New York City is known for its active and booming art scene, and the public art here is no exception. Some of the most successful artists in the world are commissioned to do works in public spaces. From Claes Oldenburg to Jeff Koons, the city has displayed works from the likes of today's biggest art world names. This week marks the first in a series of posts about ongoing public art exhibited in NYC, and we're kicking it off by diving deeper (get it?) into the recently installed work of Anish Kapoor: Descension.
Turner Prize winner Anish Kapoor is a British sculptor born in Bombay in 1954. His concave mirrored sculptures can be found adorning booths at every international art fair and his exclusive rights to use the worlds "blackest black" pigment, Vantablack, have made him a household name in the contemporary canon.
Kapoor's recent project, Descension, was created in collaboration with the international non-profit Public Art Fund, which provides financial support to allow artists to create massive projects for public consumption. They are known for working with some of the most renowned artists in the world and for producing spectacular and exciting installations. The work, located at Pier 1 in Brooklyn Bridge Park, is a massive, ever-spinning whirlpool that spans 28 feet in diameter. This isn't the first time the artist has worked with Public Art Fund. In 2006, Kapoor created a 35-foot diameter concave mirror angled upward, aptly titled Sky Mirror.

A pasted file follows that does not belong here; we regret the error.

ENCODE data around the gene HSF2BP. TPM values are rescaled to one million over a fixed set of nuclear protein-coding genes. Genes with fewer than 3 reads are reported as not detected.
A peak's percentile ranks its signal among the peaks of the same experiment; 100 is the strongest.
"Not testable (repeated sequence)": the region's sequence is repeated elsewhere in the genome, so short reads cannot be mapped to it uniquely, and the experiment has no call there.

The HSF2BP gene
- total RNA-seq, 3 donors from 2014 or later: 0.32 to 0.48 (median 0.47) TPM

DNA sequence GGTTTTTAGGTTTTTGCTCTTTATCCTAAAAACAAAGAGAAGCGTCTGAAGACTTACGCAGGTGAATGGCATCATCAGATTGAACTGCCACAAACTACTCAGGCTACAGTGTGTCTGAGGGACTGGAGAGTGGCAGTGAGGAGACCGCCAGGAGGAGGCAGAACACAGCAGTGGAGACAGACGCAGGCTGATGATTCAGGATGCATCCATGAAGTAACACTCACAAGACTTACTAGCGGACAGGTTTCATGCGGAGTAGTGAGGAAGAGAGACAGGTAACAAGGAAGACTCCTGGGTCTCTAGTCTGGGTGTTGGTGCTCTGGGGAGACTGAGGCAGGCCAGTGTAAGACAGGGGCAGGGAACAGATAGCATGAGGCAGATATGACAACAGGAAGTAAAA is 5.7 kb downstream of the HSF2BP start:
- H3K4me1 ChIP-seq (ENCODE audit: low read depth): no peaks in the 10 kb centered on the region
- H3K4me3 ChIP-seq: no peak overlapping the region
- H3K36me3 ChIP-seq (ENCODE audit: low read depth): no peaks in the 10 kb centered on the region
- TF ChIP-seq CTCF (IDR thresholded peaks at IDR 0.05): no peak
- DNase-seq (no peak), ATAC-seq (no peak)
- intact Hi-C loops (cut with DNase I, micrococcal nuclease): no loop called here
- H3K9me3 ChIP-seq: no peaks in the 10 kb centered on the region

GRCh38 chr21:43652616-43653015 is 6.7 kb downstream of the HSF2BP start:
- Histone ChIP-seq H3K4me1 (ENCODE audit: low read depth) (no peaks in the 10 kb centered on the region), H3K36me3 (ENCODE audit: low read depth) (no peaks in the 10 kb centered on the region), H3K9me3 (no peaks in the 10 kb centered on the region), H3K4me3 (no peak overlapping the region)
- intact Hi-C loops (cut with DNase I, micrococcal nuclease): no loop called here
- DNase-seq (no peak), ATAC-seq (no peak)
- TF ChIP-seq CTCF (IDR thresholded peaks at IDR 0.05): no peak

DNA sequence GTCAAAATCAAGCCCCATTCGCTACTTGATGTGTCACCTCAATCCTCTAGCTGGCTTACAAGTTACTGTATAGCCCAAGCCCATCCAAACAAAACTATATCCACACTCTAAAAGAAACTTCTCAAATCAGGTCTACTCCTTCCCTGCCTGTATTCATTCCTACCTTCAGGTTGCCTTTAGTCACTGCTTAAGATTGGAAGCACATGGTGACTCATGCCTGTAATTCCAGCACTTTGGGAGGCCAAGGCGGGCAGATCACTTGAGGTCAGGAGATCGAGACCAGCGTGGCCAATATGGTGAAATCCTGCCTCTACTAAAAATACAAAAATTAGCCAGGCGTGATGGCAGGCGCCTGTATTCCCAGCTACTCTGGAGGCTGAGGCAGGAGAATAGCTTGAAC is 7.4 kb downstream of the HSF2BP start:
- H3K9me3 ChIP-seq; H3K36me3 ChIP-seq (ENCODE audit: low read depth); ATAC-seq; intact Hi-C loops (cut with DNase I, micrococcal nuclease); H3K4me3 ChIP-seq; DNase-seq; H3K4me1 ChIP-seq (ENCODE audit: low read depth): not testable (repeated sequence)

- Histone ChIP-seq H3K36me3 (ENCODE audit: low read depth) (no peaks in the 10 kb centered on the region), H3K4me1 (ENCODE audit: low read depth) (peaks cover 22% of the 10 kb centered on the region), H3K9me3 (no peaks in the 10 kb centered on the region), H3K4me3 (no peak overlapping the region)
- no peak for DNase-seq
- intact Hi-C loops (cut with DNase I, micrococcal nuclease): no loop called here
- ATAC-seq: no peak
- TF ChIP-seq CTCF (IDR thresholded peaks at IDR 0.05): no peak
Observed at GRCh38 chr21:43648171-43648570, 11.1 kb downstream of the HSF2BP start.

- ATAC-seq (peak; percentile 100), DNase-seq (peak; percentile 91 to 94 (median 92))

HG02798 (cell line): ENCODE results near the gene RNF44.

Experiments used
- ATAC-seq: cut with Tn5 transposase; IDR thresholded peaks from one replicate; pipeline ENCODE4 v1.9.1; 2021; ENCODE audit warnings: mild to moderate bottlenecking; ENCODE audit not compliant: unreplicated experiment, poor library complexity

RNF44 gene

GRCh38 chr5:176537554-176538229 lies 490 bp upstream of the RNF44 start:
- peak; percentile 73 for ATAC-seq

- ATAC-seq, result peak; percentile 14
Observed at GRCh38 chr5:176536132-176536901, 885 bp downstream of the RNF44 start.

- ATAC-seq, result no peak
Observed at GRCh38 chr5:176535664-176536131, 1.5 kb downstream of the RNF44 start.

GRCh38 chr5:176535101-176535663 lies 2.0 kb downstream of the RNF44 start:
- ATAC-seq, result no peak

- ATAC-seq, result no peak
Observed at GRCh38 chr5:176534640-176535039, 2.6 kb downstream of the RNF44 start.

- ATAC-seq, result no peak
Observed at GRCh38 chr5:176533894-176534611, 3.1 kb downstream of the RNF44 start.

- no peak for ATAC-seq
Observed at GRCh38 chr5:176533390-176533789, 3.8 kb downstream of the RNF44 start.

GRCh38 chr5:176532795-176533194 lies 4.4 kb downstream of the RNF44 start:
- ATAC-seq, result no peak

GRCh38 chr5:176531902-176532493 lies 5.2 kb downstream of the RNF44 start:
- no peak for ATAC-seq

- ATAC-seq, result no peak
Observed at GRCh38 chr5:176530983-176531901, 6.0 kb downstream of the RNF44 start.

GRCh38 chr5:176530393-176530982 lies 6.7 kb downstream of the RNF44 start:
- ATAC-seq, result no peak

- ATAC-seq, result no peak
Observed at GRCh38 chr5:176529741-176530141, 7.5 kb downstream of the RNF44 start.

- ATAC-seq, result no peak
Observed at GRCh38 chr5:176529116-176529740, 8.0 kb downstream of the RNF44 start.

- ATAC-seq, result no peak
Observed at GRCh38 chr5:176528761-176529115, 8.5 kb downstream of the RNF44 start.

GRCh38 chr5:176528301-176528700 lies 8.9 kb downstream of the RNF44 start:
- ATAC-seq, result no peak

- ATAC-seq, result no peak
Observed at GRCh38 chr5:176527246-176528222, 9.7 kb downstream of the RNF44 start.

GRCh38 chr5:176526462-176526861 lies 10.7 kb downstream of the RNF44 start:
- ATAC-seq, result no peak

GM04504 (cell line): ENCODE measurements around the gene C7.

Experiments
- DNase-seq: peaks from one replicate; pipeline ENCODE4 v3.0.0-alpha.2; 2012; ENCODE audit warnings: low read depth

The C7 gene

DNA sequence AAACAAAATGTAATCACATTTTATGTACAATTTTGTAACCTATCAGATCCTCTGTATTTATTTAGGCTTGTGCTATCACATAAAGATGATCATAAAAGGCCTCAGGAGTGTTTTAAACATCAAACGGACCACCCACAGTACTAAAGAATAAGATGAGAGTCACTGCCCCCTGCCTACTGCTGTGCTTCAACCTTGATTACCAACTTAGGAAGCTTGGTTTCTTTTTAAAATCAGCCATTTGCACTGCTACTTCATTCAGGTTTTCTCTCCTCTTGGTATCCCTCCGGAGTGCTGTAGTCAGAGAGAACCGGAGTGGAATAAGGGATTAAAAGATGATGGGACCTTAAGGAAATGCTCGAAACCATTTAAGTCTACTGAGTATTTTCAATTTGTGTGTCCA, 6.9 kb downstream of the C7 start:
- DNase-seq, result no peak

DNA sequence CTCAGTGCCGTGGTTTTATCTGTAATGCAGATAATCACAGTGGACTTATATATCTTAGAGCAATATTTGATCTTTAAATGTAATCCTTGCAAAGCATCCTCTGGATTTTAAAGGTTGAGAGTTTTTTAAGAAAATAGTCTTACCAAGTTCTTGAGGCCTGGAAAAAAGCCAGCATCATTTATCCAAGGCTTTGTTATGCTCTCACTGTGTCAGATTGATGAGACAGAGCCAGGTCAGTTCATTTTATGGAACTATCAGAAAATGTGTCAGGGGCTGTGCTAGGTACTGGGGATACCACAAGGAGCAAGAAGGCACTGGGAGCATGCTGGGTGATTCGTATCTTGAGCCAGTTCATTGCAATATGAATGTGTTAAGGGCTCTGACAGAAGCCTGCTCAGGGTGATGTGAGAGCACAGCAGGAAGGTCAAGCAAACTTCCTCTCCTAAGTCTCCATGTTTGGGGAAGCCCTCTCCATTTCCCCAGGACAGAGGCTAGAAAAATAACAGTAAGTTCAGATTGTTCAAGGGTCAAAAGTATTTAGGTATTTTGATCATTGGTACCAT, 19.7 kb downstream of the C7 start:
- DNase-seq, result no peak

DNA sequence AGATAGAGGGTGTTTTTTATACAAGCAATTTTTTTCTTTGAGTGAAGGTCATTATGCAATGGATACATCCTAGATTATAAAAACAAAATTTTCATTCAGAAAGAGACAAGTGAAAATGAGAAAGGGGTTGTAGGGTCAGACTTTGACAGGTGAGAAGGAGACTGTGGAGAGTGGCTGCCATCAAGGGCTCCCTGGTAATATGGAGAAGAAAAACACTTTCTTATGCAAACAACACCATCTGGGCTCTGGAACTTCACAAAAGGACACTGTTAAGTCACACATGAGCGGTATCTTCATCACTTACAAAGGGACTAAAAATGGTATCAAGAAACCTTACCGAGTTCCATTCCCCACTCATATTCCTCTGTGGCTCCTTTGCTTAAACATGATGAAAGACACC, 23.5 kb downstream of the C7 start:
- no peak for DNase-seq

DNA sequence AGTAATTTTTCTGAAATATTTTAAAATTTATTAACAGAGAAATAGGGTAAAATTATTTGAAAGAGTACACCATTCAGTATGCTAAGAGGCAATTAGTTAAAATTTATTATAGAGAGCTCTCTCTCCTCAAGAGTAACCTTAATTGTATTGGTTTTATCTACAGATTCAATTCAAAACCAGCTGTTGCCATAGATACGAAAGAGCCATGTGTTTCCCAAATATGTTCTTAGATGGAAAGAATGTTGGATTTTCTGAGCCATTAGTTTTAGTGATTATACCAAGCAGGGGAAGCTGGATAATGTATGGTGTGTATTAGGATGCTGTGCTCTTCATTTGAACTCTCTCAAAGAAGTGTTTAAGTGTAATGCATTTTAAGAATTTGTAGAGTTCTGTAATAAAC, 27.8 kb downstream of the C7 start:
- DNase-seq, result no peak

Descension is an unmistakeable manifestation of the artist's infatuation with the void. The piece is surrounded by a railing, allowing viewers to look into the ever spiraling depths of the gigantic pool and ultimately forcing them to question their perceptions of space.
In the press release for the piece's unveiling, Director and Chief Curator of Public Art Fund, Nicholas Baum, states, "Anish Kapoor reminds us of the contingency of appearances: our senses inevitably deceive us. With Descension, he creates an active object that resonates with changes in our understanding and experience of the world. In this way, Kapoor is interested in what we don’t know rather than in what we do, understanding that the limit of perception is also the threshold of human imagination.”
This piece was first imagined on a smaller scale for an interior space at Kochi-Muziris biennale in India in 2014 and again in 2015 outdoors for a solo exhibition in Versailles, this is the first time the work has travelled to North America. The installation of Descension is part of a series for the 40th Anniversary season of the Public Art Fund and is open through September 10th. This is a mind bending installation and engaging work of art that you don't want to miss, so be sure to take the trip to DUMBO while it is on display!
Check out artist Lizzie Gill's Sugarlift Instagram Takeover featuring Descension below:
Photography by James Ewing for Public Art Fund.